Joy Ride: Lives of the Theatricals

John Lahr
Bloomsbury
Released

Joy Ride: Lives of the Theatricals

Having suggested that Michael Billington's The 101 Greatest Plays would take some beating as the best theatre book of 2015, Joy Ride came along.

On balance, perhaps Billington just wins the race but it is pretty much a dead heat and either of these books would have taken the crown in most years.

The author has a wonderful history, having grown up as son to Bert Lahr, The Cowardly Lion opposite Judy Garland in The Wizard of Oz on the silver screen, at one point he acted as Literary Manager at the Lincoln Center and has subsequently spent 21 years as the senior drama critic of The New Yorker.

That publication is a throwback to the good old days when readers were believed to have sufficient concentration to deal with long, in-depth articles.

Forget about tweeting, Lahr is at his best when given 30 to 50 pages with which to conjure detailed portraits of his subjects.

This book presents a series of those articles, which fall into a number of categories.

The first section provides profiles of playwrights, starting with two of the greats of the last century, Arthur Miller and August Wilson.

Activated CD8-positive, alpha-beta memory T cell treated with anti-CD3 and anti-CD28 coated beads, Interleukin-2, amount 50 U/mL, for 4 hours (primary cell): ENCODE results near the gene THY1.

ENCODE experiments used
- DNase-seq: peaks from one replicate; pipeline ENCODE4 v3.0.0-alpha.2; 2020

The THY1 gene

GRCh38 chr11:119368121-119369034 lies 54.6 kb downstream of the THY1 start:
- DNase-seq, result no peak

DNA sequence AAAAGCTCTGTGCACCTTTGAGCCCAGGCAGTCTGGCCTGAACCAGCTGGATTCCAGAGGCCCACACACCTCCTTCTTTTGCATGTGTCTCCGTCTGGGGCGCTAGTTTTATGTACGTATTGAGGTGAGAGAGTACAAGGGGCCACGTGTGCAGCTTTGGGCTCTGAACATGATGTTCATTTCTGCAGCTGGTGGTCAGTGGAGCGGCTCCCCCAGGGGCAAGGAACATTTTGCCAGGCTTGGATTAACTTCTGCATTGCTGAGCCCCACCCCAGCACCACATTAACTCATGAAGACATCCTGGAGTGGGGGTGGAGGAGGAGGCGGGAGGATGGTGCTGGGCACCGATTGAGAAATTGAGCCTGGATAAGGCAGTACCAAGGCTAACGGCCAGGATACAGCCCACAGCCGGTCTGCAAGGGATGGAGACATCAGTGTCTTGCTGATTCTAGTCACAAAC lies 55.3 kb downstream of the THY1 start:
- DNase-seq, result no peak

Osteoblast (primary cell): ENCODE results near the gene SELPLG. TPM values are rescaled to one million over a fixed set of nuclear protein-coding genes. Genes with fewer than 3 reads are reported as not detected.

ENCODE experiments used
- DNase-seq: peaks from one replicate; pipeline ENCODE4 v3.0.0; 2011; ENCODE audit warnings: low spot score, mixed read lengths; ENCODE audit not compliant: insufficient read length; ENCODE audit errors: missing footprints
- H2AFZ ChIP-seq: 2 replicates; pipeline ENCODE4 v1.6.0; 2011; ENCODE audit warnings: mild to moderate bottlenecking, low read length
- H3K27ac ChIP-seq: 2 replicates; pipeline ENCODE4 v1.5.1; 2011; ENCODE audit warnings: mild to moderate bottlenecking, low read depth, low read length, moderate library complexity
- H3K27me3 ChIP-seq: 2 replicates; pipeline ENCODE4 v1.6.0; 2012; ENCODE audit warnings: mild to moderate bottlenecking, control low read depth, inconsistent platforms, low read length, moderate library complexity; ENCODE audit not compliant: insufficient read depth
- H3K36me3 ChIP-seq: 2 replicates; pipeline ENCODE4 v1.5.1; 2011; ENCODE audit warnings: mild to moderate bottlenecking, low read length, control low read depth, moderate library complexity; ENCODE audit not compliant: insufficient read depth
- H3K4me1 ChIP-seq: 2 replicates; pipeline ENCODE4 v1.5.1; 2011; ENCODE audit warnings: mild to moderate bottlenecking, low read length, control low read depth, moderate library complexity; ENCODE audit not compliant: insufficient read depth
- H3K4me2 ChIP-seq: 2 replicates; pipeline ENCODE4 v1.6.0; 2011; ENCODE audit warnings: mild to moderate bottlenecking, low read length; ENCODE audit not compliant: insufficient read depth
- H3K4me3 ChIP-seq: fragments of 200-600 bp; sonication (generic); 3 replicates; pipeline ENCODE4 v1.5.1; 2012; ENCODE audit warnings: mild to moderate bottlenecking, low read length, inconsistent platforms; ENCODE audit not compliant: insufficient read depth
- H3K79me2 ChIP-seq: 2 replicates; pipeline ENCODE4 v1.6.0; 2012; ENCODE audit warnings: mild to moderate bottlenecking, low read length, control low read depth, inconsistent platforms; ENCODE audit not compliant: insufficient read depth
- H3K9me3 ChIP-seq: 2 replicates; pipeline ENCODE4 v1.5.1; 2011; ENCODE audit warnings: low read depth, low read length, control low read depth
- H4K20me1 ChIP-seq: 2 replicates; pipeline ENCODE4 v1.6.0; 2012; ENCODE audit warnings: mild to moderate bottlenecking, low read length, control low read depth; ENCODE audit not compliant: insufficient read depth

Like everyone featured in this book, they receive exemplary mini-biographies based on interviews not only with the writers themselves but also those around them, supplemented by substantial research.

Other writers including Harold Pinter, Tony Kushner and William Shakespeare get the treatment too.

In almost every case, the profiles are then followed by reviews of one or two key productions. Once again, these are literary pleasures, though sometimes they repeat data presented in the foregoing biographical pages.

Following the writers, a handful of directors are also profiled with Mike Nichols getting a particularly affectionate and insightful chapter, while Ingmar Bergman comes across as a deeply unhappy and forbidding character.

Finally, there is a section of reviews, covering significant plays during the author’s New Yorker tenure.

Anybody who loves theatre will enjoy sharing the experiences and views of the ultimate American theatre lover, John Lahr, in a big, weighty book that is highly recommended and will give many hours of enjoyment.

Reviewer: Philip Fisher